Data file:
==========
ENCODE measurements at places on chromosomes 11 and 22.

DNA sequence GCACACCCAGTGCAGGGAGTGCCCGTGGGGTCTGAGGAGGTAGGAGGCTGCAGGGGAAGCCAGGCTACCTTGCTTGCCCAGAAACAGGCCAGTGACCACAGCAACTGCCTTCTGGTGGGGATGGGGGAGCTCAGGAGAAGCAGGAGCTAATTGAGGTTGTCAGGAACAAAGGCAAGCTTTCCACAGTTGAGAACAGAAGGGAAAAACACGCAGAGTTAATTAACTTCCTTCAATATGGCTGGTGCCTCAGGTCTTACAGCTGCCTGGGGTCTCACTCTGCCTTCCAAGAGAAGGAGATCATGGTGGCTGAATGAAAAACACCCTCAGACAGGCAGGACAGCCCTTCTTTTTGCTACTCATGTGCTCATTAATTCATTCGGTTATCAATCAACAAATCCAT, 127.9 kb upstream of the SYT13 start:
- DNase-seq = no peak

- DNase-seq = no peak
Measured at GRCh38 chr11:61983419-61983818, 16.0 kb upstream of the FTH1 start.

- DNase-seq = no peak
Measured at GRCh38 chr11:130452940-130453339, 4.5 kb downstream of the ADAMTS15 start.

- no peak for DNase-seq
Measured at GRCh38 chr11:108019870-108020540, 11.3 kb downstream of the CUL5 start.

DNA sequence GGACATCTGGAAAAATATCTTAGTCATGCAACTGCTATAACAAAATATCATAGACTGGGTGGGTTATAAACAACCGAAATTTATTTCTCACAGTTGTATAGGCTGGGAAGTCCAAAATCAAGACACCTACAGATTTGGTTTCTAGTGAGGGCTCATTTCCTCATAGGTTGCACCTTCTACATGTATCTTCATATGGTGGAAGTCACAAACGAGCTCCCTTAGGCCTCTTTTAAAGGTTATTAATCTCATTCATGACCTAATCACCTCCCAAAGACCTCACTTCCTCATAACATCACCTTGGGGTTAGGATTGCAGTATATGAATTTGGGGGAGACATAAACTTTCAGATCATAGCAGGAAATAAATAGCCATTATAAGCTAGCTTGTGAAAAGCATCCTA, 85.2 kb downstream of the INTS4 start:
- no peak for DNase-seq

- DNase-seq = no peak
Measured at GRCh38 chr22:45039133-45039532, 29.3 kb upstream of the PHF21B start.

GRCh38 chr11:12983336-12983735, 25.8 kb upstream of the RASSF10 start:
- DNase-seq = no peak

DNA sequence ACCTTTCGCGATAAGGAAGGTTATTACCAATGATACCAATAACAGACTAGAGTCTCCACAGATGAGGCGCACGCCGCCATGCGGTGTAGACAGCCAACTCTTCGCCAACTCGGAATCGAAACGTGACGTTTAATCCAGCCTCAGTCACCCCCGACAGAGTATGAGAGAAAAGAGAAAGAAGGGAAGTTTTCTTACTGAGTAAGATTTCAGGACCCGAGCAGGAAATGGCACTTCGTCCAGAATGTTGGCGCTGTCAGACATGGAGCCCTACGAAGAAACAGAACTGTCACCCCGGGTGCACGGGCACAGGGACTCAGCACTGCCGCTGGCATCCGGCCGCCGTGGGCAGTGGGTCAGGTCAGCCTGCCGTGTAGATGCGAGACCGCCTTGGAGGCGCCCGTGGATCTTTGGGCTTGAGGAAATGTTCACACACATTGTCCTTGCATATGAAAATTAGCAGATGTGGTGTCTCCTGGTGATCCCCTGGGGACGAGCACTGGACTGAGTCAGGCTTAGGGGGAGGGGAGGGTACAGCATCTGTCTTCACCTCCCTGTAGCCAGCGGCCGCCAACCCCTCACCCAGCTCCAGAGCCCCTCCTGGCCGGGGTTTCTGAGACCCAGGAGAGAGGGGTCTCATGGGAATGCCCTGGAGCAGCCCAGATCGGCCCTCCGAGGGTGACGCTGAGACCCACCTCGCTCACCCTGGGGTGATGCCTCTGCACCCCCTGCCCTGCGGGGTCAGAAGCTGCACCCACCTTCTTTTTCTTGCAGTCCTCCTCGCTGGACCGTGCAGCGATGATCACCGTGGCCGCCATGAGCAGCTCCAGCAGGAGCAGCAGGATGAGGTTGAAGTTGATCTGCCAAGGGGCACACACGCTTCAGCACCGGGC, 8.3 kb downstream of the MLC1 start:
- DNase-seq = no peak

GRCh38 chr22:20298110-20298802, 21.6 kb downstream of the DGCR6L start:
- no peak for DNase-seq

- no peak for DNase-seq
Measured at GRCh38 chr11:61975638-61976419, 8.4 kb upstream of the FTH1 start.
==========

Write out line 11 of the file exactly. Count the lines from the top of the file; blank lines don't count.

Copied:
- no peak for DNase-seq